News
i100
News
An asteroid is set to pass so close to Earth it will be visible with binoculars
news
News
Latest stories from i100
Have you tried new the Independent Digital Edition apps?
Independent Dating
and  

By clicking 'Search' you
are agreeing to our
Terms of Use.

ES Rentals

    iJobs Job Widget
    iJobs General

    Austen Lloyd: Private Client Solicitor - Oxford

    Excellent Salary : Austen Lloyd: OXFORD - REGIONAL FIRM - An excellent opportu...

    Austen Lloyd: Clinical Negligence Associate / Partner - Bristol

    Super Package: Austen Lloyd: BRISTOL - SENIOR CLINICAL NEGLIGENCE - An outstan...

    Recruitment Genius: Sales Consultant - Solar Energy - OTE £50,000

    £15000 - £50000 per annum: Recruitment Genius: Fantastic opportunities are ava...

    Recruitment Genius: Compute Engineer

    Negotiable: Recruitment Genius: A Compute Engineer is required to join a globa...

    Day In a Page

    Syria crisis: Celebrities call on David Cameron to take more refugees as one young mother tells of torture by Assad regime

    Celebrities call on David Cameron to take more Syrian refugees

    One young mother tells of torture by Assad regime
    The enemy within: People who hear voices in their heads are being encouraged to talk back – with promising results

    The enemy within

    People who hear voices in their heads are being encouraged to talk back
    'In Auschwitz you got used to anything'

    'In Auschwitz you got used to anything'

    Survivors of the Nazi concentration camp remember its horror, 70 years on
    Autumn/winter menswear 2015: The uniforms that make up modern life come to the fore

    Autumn/winter menswear 2015

    The uniforms that make up modern life come to the fore
    'I'm gay, and plan to fight military homophobia'

    'I'm gay, and plan to fight military homophobia'

    Army general planning to come out
    Iraq invasion 2003: The bloody warnings six wise men gave to Tony Blair as he prepared to launch poorly planned campaign

    What the six wise men told Tony Blair

    Months before the invasion of Iraq in 2003, experts sought to warn the PM about his plans. Here, four of them recall that day
    25 years of The Independent on Sunday: The stories, the writers and the changes over the last quarter of a century

    25 years of The Independent on Sunday

    The stories, the writers and the changes over the last quarter of a century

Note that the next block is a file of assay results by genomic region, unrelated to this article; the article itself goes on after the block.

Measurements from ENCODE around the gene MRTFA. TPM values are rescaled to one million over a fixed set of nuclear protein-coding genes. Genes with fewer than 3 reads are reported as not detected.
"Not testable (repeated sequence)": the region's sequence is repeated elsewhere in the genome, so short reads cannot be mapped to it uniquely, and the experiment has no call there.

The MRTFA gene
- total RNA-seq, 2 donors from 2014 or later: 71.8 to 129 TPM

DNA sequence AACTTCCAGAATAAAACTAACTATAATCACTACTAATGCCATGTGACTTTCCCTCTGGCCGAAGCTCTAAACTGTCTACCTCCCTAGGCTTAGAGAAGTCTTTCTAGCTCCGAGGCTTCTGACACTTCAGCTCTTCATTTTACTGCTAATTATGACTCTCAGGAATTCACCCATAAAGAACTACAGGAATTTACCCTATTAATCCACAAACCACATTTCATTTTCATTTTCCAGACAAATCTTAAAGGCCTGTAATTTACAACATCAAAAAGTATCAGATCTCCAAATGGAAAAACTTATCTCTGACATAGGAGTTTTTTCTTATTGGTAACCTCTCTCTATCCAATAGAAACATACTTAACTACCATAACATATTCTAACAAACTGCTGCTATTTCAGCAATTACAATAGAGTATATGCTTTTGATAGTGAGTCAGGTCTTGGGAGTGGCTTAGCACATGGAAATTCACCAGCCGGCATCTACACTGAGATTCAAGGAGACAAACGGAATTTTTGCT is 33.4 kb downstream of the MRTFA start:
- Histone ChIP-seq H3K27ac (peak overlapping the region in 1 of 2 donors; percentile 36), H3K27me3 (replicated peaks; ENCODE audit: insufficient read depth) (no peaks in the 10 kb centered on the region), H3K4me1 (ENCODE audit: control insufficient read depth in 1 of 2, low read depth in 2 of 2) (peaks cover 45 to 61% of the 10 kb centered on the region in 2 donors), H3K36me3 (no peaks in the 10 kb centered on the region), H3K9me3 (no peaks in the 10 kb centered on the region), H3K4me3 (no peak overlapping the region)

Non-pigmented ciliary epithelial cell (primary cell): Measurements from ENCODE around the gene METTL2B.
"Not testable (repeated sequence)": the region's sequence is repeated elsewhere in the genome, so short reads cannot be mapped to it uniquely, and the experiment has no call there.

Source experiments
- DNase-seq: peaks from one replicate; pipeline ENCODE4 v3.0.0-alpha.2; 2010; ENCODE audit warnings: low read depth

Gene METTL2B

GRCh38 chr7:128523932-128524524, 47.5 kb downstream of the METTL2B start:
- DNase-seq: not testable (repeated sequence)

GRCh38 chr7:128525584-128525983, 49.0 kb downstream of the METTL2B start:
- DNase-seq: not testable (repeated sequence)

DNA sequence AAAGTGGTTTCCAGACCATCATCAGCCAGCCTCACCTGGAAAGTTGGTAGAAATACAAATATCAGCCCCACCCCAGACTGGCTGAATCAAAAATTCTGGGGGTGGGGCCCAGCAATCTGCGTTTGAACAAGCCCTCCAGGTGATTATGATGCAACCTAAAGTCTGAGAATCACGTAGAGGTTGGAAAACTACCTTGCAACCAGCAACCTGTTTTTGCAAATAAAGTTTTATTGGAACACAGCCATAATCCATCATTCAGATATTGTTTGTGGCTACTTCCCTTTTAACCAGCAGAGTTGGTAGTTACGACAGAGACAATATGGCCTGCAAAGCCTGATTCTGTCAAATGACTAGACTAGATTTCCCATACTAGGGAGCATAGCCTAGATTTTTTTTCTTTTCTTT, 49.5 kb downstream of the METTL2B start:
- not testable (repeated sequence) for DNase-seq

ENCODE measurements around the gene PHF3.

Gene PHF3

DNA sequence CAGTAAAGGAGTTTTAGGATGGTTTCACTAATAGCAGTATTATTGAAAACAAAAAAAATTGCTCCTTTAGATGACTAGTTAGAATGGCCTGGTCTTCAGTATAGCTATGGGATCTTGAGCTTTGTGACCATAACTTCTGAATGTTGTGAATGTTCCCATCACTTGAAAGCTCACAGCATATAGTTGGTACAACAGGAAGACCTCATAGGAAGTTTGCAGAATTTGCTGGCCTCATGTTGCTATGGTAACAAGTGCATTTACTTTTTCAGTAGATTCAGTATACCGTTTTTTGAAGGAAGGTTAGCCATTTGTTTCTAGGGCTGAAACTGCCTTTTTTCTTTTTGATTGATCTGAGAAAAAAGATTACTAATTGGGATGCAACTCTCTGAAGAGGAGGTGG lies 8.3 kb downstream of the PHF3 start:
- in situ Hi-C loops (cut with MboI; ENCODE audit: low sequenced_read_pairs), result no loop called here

Homeless Veterans appeal: 'Really caring is a dangerous emotion in this kind of work'

    Homeless Veterans appeal

    As head of The Soldiers' Charity, Martin Rutledge has to temper compassion with realism. He tells Chris Green how his Army career prepared him
    Wu-Tang Clan and The Sexual Objects offer fans a chance to own the only copies of their latest albums

    Smash hit go under the hammer

    It's nice to pick up a new record once in a while, but the purchasers of two latest releases can go a step further - by buying the only copy
    Geeks who rocked the world: Documentary looks back at origins of the computer-games industry

    The geeks who rocked the world

    A new documentary looks back at origins of the computer-games industry
    Belle & Sebastian interview: Stuart Murdoch reveals how the band is taking a new direction

    Belle & Sebastian is taking a new direction

    Twenty years ago, Belle & Sebastian was a fey indie band from Glasgow. It still is – except today, as prime mover Stuart Murdoch admits, it has a global cult following, from Hollywood to South Korea
    America: Land of the free, home of the political dynasty

    America: Land of the free, home of the political dynasty

    These days in the US things are pretty much stuck where they are, both in politics and society at large, says Rupert Cornwell
    A graphic history of US civil rights – in comic book form

    A graphic history of US civil rights – in comic book form

    A veteran of the Fifties campaigns is inspiring a new generation of activists
    Winston Churchill: the enigma of a British hero

    Winston Churchill: the enigma of a British hero

    A C Benson called him 'a horrid little fellow', George Orwell would have shot him, but what a giant he seems now, says DJ Taylor
    Growing mussels: Precious freshwater shellfish are thriving in a unique green project

    Growing mussels

    Precious freshwater shellfish are thriving in a unique green project